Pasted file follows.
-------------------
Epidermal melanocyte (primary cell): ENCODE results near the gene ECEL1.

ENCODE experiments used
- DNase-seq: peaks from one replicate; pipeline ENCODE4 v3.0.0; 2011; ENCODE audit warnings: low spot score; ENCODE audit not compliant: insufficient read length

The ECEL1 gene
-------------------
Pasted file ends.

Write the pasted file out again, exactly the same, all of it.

Epidermal melanocyte (primary cell): ENCODE results near the gene ECEL1.

ENCODE experiments used
- DNase-seq: peaks from one replicate; pipeline ENCODE4 v3.0.0; 2011; ENCODE audit warnings: low spot score; ENCODE audit not compliant: insufficient read length

The ECEL1 gene